An ambitious young undercover reporter in an adorable red sari managed to crash a faculty
cocktail party at an unidentified University in Cambridge, MA. Her mission was to investigate
the sorry state of mathematics education in America. She landed this assignment ahead of more
senior colleagues because her editor found that she was the only one on the staff to get higher
than a C in any high school or college math class.
Using her considerable charm and eavesdropping skills, she managed to join several groups in
conversation. The most interesting one (as she discovered) consisted of a geeky young assistant
professor of mathematics, a strikingly beautiful forty – something full professor of education
wearing a designer dress, a slightly older tweed-clad economics professor who everybody
predicted would win a Nobel Prize, and an associate professor of climatology, whose
controversial work “The Sociological Implications on the Self Esteem of Diverse Ethnic Groups in
a World without Polar Bears” had won him instant acclaim.
With just the right combination of cuteness and sincerity, our intrepid reporter took advantage
of a nano-second lull in the pompous discussion to breathlessly ask the group if it was true
that all odd numbers greater than 1 are prime. The mathematician smiled smugly as he heard the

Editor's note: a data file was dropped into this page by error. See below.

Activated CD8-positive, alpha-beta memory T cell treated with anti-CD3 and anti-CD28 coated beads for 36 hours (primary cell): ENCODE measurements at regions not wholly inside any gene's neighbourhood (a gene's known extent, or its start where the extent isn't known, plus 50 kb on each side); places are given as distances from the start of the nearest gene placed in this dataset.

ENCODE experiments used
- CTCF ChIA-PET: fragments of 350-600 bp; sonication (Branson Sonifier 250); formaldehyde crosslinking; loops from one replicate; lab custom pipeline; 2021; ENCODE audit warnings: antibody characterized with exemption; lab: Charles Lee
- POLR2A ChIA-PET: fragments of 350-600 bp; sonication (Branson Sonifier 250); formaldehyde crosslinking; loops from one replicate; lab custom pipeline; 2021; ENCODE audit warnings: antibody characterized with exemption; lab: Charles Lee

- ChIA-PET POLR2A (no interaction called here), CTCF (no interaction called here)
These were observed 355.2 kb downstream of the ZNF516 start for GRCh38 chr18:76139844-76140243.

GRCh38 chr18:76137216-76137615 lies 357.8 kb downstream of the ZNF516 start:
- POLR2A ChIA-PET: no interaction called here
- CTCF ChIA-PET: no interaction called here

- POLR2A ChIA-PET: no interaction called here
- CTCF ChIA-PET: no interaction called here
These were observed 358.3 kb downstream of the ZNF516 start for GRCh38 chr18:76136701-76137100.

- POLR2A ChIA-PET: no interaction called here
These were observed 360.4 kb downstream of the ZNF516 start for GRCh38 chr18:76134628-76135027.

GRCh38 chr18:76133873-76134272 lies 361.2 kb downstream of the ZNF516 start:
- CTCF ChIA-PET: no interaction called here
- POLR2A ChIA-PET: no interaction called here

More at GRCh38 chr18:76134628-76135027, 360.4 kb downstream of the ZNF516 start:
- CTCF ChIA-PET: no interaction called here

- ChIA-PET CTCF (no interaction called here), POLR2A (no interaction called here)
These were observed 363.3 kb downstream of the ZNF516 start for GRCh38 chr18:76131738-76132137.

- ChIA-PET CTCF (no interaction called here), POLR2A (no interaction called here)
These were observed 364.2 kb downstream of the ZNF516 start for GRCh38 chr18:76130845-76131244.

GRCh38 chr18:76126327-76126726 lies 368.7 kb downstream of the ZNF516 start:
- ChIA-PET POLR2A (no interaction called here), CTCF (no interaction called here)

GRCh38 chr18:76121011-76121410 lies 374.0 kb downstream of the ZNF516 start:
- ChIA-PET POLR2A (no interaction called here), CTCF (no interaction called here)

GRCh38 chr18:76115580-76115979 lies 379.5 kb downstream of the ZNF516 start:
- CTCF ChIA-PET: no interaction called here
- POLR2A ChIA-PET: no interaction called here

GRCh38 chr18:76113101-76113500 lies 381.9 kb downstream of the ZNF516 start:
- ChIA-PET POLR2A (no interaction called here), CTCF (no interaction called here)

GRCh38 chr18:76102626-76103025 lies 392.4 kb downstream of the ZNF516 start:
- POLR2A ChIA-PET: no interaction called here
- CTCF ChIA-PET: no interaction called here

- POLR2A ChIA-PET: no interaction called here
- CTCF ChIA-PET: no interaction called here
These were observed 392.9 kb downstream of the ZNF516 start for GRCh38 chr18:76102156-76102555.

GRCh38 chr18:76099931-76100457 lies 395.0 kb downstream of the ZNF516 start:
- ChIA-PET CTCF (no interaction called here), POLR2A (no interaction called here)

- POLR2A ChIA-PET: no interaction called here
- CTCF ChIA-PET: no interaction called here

ed-school professor reply “What’s an odd number?”. The economist sneered and, with a lustful
gaze at our journalist said “Let us experiment. 3 is a prime number, 5 is a prime number, 7 is a
prime number, 9 is a prime number. Yes, it is safe to say that with 95% confidence, all odd
numbers are prime. She could see the climatologist was uncomfortable with that answer, as he
nervously corrected his older colleague, saying “9 is not a prime number, but 11 and 13
certainly are prime. Let’s just throw away that bad data point (9). We can still be certain
that all odd numbers are prime.” The economist gracefully accepted the correction and they
turned to the mathematician, who miraculously went from geek to cool as he took the reporter by
the hand, remarking that math education in America was hopeless, but that he had some Dom
Perignon at his place where he could show her a really huge prime number.